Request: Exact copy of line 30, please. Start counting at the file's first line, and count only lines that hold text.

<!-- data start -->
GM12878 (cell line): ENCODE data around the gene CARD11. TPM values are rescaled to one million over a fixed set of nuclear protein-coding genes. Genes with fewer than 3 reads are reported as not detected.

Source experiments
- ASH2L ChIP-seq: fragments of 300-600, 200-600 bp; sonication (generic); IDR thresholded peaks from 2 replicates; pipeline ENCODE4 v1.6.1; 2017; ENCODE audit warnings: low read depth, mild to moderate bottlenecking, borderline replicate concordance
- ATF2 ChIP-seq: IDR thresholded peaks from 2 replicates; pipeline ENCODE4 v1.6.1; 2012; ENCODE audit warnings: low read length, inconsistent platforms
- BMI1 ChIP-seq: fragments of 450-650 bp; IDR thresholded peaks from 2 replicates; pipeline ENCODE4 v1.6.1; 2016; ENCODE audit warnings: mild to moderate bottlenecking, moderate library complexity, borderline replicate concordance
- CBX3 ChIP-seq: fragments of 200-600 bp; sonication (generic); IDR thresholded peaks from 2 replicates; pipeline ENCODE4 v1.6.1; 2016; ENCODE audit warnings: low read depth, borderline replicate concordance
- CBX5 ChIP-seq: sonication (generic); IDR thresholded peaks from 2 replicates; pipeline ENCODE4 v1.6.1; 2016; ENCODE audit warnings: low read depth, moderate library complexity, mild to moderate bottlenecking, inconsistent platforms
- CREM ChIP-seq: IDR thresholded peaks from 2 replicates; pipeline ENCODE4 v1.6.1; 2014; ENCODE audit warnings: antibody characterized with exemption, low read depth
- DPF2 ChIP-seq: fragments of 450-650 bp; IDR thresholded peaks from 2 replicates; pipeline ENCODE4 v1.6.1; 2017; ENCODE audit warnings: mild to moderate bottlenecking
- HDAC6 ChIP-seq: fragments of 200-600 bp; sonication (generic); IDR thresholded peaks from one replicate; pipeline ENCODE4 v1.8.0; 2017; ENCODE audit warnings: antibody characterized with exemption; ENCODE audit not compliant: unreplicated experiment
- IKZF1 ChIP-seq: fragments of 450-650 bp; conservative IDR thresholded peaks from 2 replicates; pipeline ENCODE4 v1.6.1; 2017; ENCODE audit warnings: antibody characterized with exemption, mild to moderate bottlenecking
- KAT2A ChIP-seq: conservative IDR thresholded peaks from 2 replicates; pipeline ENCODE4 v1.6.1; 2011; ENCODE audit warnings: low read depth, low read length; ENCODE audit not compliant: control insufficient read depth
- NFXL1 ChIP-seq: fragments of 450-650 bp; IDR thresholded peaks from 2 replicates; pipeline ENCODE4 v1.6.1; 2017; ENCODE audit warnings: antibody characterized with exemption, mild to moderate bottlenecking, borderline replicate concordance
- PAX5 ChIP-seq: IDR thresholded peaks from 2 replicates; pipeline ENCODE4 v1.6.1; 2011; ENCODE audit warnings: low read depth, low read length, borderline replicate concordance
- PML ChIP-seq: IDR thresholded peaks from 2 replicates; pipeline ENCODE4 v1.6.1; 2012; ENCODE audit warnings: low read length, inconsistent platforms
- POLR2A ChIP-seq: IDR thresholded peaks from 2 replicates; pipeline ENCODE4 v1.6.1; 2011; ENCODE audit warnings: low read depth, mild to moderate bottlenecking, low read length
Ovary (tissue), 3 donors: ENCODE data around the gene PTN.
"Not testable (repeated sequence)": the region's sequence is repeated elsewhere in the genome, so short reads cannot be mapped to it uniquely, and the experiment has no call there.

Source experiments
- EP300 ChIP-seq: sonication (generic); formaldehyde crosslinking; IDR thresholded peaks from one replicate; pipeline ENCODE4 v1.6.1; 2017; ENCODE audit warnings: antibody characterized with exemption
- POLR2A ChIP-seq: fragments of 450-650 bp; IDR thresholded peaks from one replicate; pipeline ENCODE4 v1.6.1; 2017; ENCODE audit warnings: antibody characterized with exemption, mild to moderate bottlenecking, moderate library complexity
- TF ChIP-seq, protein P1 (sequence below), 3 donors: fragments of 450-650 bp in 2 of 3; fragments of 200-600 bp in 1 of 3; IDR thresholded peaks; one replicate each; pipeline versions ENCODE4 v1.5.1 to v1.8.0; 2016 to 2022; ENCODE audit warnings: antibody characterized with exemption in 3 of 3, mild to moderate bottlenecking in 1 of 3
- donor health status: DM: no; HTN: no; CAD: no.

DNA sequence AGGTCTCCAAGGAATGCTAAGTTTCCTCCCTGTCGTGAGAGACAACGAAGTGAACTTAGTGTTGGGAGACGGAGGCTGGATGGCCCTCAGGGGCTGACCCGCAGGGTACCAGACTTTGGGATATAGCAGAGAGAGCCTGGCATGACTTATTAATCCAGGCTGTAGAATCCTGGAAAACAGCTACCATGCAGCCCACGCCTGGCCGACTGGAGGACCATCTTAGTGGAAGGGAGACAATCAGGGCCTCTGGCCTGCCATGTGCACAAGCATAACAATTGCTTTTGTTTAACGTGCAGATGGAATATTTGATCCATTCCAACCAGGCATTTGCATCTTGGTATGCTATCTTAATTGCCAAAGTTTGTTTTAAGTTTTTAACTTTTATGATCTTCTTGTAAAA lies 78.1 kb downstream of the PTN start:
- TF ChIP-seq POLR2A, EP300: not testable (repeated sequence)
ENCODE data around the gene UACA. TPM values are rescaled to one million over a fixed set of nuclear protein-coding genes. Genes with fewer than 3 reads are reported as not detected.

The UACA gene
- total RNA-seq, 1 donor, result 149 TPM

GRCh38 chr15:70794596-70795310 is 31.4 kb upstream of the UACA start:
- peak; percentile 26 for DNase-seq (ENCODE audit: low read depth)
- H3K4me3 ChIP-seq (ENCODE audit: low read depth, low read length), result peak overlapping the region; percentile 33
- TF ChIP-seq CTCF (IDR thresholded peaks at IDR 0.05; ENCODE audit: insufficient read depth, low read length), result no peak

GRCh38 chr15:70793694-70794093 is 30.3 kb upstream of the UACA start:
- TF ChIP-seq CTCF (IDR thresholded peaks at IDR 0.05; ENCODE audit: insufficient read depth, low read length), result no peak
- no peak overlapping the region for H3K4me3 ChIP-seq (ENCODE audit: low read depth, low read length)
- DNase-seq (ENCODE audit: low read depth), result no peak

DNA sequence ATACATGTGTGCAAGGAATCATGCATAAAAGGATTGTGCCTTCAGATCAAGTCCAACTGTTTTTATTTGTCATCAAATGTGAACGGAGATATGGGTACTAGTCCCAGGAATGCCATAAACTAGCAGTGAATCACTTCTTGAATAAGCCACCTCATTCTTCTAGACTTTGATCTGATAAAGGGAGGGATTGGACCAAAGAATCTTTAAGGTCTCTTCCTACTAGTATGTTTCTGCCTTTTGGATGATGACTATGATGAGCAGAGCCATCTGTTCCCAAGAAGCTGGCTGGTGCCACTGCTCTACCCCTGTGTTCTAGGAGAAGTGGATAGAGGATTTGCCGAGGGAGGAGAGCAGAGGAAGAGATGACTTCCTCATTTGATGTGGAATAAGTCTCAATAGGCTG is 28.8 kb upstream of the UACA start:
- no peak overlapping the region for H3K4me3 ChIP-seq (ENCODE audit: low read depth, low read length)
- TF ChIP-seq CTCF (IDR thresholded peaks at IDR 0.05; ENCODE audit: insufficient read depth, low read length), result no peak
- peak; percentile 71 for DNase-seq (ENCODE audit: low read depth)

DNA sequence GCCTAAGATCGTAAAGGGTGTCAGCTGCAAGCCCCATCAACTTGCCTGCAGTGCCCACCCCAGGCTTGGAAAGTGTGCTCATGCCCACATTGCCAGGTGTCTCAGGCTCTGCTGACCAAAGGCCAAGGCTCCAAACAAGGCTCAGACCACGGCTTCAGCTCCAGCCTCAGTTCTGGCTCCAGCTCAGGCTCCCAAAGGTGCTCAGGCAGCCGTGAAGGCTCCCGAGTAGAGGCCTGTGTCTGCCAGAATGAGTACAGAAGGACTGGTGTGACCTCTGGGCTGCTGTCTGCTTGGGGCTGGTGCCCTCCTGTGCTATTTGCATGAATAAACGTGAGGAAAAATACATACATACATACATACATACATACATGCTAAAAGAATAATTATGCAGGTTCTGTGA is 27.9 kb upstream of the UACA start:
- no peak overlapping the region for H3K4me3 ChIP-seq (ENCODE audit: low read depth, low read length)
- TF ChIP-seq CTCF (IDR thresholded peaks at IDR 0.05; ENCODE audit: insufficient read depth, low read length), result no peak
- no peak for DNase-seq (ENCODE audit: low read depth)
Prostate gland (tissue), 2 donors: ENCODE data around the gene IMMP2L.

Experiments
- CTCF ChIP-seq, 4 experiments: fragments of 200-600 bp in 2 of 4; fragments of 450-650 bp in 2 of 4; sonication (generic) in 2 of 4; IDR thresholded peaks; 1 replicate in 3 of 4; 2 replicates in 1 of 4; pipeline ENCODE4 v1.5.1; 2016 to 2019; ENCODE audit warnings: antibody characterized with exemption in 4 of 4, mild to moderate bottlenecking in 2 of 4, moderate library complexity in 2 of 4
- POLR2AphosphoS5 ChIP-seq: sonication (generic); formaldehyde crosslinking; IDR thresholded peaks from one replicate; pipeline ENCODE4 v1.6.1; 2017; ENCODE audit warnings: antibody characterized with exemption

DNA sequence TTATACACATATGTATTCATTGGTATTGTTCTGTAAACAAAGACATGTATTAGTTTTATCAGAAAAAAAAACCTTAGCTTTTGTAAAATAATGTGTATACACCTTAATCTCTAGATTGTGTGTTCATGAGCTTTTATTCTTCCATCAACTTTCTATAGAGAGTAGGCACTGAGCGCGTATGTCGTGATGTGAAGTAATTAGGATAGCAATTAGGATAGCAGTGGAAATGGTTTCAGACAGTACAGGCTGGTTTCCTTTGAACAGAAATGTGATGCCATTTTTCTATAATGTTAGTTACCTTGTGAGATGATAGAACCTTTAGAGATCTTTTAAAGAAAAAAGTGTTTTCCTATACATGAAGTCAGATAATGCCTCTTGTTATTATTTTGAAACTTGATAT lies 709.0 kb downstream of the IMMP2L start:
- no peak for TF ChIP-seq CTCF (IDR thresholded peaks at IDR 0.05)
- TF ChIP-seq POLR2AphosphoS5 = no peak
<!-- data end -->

- peak; percentile 26 for DNase-seq (ENCODE audit: low read depth)